Eight of the 14 bonds were fully placed, including five of the eight exchange/refinancing bonds. Six bonds have not been as successful as desired (so far). The fact that six of the eight listed companies were able to fully place their bonds additionally confirms that capital market readiness and transparency are important success factors especially in the much-blamed SME market. 

Stock exchange segment of no importance

It is thus no contradiction that the stock market segment is less and less important for an issue. In any case, all of the bonds – except for those placed by the stock exchange listed issuers, Ferratum and S Immo, which are listed in the prime segments of the Frankfurt Stock Exchange and the Vienna Stock Exchange – are listed in unregulated segments, preferably in Frankfurt. No new bonds were placed in the Scale segment, the quality segment for SME bonds of the Frankfurt Stock Exchange. In view of the results mentioned before, this does certainly not mean that investors expect less transparency. As outlined above, most of the issuers were companies with an existing capital market track record.

Only three new issuers ‑ Balanced mix of private placements and public offers

The number of “real” new issuers, however, was disillusioning in the first half of 2018. Only three of the 13 issuers were new to the capital market. And only one of these three debut bonds – the R-Logitech bond – was placed in full, probably benefiting from the confidence placed by investors in the sister company, Metalcorp, which had already issued several bonds in the SME market in the previous years. The two debut bonds that were not fully placed were direct issues from the real estate and energy sectors.

Seven of the 14 issues were private placements, while the other seven also included a public offer.

Conclusion: Capital market out of conviction versus doing only what is mandatory

The first half of 2018 once again proved that good communication is essential in the SME bond market. A company wishing to enter a market that has suffered from many defaults must be able to make up for information gaps among investors, ensure capital market readiness and have a credible story and a convincing approach to create trust. Any company merely doing what is mandatory will not be able to rely on investors’ trust in the long term, especially not in difficult times. On the other hand, there are a number of successful examples of how companies can prove themselves in the market by issuing an SME bond and subsequently grow with the capital market. These examples include many refinancing exercises of the first half-year, where the issuers successfully refinanced existing bonds with new issues and reduced the coupon noticeably in the process.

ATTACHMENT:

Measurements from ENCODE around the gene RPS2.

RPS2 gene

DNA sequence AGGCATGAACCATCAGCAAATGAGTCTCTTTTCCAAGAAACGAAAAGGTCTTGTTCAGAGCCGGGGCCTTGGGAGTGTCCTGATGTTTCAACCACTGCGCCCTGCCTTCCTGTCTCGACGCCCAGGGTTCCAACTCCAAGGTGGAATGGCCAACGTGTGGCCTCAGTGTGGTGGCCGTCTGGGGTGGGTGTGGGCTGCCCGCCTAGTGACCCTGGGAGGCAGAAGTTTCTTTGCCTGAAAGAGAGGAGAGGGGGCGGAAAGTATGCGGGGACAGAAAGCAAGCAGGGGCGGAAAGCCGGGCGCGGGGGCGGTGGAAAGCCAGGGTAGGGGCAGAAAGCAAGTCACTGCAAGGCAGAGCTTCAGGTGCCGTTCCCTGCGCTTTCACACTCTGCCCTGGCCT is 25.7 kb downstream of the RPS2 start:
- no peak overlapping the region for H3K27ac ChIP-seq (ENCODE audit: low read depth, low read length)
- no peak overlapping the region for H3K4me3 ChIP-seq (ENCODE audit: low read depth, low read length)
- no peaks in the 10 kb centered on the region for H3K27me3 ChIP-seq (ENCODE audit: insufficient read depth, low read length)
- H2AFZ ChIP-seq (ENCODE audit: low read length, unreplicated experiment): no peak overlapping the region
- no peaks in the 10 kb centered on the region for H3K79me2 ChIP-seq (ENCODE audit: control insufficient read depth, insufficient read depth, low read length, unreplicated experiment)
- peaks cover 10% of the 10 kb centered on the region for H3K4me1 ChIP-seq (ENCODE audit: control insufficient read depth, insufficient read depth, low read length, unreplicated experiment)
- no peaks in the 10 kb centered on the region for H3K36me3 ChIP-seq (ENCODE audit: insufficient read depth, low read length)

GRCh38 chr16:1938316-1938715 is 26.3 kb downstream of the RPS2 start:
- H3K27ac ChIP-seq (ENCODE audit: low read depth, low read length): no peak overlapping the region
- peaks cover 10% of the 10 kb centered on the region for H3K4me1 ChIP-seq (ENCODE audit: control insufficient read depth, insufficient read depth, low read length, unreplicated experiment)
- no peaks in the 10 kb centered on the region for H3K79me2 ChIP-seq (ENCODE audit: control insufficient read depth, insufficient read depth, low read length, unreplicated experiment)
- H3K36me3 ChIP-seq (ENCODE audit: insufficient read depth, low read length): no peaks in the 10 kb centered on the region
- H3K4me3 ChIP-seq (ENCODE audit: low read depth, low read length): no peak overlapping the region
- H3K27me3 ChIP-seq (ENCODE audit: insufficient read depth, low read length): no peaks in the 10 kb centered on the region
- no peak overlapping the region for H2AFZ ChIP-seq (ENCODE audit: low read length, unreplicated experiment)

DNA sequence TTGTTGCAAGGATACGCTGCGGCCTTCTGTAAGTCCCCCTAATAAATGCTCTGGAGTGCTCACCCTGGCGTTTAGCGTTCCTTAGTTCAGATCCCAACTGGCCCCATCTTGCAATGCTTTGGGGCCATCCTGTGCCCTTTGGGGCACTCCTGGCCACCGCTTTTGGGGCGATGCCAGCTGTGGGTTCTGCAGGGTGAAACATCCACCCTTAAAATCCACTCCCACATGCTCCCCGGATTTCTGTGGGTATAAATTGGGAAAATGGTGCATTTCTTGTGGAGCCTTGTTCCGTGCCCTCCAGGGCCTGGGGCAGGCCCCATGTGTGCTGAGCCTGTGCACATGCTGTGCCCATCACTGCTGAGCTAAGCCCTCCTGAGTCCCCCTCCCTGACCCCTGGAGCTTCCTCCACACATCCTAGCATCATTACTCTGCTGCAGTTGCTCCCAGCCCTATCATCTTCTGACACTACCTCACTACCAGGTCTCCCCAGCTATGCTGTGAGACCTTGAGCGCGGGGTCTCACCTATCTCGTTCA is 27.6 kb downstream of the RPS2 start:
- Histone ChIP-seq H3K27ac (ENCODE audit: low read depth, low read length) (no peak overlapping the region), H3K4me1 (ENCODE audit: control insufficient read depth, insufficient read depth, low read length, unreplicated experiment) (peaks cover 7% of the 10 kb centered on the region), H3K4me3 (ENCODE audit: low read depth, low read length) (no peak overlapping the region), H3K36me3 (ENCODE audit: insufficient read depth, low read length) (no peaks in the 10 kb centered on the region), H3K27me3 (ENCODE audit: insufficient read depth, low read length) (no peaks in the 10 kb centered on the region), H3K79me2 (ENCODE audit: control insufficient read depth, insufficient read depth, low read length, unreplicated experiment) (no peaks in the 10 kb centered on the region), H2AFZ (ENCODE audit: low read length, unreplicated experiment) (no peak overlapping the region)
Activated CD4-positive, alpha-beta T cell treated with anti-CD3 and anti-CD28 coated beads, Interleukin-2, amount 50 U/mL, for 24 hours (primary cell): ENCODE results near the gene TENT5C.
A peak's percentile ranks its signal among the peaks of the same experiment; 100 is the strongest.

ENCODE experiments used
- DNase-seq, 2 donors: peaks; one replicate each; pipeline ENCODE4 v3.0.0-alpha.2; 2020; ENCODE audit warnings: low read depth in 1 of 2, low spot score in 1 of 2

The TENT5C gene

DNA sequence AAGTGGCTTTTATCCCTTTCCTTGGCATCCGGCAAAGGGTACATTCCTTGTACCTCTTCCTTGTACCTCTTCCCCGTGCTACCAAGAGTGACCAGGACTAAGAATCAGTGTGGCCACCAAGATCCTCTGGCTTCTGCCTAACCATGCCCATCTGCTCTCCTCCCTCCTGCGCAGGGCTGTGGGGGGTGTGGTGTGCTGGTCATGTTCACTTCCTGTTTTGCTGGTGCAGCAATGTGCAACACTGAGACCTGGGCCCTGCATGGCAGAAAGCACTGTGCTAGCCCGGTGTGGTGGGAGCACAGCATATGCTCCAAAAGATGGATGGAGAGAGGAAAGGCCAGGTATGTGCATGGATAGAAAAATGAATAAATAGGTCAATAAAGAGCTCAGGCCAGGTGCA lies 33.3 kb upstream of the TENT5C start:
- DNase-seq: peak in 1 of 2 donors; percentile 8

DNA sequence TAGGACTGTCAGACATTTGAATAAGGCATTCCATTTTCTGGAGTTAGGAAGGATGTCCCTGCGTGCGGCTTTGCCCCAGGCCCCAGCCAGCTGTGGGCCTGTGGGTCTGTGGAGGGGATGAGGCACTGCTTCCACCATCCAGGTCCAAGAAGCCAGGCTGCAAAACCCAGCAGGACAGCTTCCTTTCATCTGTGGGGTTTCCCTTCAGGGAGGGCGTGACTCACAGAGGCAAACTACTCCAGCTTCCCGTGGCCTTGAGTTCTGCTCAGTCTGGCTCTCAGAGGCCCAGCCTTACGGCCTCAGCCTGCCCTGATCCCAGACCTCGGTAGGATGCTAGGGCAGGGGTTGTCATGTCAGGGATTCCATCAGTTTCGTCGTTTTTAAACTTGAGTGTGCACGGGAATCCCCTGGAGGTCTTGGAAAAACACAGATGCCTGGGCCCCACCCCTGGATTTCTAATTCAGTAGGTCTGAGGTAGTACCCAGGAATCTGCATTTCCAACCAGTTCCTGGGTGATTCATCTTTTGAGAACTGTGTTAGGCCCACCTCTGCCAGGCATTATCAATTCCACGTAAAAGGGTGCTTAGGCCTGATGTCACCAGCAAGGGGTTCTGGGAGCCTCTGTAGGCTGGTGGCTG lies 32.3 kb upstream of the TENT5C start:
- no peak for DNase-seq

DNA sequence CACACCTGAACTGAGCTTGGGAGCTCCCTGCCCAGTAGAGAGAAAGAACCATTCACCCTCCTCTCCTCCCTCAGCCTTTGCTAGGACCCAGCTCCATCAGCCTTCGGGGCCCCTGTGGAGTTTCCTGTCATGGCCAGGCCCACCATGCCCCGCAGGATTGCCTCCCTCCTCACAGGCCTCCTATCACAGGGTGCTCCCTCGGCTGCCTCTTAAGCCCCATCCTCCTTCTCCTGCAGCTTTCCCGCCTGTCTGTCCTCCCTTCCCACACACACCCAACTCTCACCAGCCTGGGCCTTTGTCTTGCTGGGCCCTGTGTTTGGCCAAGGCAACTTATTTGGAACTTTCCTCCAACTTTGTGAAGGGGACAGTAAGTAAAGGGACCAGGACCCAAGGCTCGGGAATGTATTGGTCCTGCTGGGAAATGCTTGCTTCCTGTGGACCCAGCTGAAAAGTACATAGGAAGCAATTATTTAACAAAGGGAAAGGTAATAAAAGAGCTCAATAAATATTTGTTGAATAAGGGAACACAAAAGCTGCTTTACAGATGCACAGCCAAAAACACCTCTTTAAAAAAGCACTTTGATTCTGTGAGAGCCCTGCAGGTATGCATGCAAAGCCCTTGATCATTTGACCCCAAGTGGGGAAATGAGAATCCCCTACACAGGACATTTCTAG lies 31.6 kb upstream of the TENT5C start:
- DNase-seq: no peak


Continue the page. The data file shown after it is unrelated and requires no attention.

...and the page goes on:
Once a company has established a broad investor base or has high placement power thanks to its brand or good reputation, a direct issue may be an option. But this should certainly not be the first choice for a new issuer. We therefore recommend that SMEs considering using the bond market differentiate themselves from negative examples, create capital market readiness and thus lay the basis for a successful issue.

Needless to say, at the end of the day the success of an issue and, consequently, of the SME bond segment as a whole depends on investors – but the larger the number of good issuers, the greater investors’ interest in this market segment.

[1] Following publication of our study “ SME Bonds: Review of the year 2017 and outlook 2018“, there were another three issues, which increased the total number of issues in 2017 to 23; see also Focal Point;

This article, written by our advisor Florian Kirchmann, appeared in the July issue of Anleihen-Finder, which you can access here.